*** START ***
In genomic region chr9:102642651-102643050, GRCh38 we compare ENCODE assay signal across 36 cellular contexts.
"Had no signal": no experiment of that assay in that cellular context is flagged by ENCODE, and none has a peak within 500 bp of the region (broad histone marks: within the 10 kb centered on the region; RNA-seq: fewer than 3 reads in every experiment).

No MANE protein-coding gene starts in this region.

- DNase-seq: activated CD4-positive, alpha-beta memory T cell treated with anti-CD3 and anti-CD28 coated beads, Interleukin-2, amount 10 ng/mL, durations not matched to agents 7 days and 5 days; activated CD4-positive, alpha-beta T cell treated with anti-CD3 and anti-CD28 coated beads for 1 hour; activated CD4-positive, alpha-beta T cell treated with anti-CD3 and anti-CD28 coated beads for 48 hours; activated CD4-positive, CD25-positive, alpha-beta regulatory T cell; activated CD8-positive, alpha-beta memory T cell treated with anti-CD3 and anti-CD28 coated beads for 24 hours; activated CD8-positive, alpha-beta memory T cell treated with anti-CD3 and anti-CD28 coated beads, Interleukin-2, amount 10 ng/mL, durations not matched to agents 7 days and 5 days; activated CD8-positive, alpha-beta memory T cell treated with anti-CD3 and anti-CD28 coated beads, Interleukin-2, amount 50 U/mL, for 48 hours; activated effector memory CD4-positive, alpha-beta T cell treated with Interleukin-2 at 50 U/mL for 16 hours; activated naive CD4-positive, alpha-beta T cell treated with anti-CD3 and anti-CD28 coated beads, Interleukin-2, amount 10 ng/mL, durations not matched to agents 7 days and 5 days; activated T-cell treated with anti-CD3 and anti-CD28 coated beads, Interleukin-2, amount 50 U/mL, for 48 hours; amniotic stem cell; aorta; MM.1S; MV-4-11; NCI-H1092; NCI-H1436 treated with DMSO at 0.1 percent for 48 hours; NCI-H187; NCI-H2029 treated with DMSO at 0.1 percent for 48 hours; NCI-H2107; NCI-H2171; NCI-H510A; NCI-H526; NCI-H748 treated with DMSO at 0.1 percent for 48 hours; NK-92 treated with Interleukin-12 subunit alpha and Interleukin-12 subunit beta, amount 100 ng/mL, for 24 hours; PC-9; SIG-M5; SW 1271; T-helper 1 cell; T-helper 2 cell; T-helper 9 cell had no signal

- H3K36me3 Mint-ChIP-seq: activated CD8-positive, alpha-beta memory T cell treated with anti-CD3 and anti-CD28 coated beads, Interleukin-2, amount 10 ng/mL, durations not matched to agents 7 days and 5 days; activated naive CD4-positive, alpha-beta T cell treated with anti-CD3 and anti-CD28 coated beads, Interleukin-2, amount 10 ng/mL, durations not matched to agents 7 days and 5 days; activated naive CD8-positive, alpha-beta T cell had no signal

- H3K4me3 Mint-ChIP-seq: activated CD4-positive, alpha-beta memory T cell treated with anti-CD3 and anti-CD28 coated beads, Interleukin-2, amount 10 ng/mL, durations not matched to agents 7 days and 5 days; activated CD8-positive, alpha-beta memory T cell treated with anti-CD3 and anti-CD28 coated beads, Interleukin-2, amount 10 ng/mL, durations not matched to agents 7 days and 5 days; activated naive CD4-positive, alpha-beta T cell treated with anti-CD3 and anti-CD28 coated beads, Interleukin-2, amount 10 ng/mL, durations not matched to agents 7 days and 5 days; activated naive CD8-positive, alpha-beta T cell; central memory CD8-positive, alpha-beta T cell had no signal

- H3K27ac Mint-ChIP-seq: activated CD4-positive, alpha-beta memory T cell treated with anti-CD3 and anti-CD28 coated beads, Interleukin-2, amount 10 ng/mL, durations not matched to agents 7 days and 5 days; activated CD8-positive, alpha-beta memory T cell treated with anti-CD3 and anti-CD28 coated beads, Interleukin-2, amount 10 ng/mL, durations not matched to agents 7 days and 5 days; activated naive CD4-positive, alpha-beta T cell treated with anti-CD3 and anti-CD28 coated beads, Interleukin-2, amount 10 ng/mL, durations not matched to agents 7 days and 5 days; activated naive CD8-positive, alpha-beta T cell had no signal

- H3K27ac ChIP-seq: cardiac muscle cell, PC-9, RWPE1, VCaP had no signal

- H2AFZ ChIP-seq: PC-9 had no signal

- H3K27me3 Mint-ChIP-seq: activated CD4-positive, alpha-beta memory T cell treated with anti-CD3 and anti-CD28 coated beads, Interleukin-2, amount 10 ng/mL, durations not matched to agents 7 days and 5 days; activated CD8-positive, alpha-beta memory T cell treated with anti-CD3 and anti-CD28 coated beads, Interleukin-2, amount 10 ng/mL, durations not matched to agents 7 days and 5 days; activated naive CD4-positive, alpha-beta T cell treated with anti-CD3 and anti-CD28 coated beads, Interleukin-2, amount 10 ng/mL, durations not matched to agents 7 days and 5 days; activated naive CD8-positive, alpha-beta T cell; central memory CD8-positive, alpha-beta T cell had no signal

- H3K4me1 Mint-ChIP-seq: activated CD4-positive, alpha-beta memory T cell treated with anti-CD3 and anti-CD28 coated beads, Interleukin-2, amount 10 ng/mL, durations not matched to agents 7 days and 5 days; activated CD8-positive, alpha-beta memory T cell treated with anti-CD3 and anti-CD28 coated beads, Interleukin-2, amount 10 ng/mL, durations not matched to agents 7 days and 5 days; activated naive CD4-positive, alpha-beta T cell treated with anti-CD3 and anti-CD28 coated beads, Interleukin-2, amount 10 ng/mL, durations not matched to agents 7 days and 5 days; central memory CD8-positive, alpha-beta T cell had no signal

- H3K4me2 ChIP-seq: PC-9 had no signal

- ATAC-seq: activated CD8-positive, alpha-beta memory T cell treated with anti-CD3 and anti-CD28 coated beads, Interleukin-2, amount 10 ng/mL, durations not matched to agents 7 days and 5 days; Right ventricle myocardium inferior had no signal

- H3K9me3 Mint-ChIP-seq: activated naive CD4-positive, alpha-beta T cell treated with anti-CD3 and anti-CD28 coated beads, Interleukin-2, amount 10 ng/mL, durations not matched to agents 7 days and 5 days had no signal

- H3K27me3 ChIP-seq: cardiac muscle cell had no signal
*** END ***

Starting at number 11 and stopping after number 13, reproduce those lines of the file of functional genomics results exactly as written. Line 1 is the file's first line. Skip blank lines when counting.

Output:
- H3K4me1 Mint-ChIP-seq: activated CD4-positive, alpha-beta memory T cell treated with anti-CD3 and anti-CD28 coated beads, Interleukin-2, amount 10 ng/mL, durations not matched to agents 7 days and 5 days; activated CD8-positive, alpha-beta memory T cell treated with anti-CD3 and anti-CD28 coated beads, Interleukin-2, amount 10 ng/mL, durations not matched to agents 7 days and 5 days; activated naive CD4-positive, alpha-beta T cell treated with anti-CD3 and anti-CD28 coated beads, Interleukin-2, amount 10 ng/mL, durations not matched to agents 7 days and 5 days; central memory CD8-positive, alpha-beta T cell had no signal

- H3K4me2 ChIP-seq: PC-9 had no signal

- ATAC-seq: activated CD8-positive, alpha-beta memory T cell treated with anti-CD3 and anti-CD28 coated beads, Interleukin-2, amount 10 ng/mL, durations not matched to agents 7 days and 5 days; Right ventricle myocardium inferior had no signal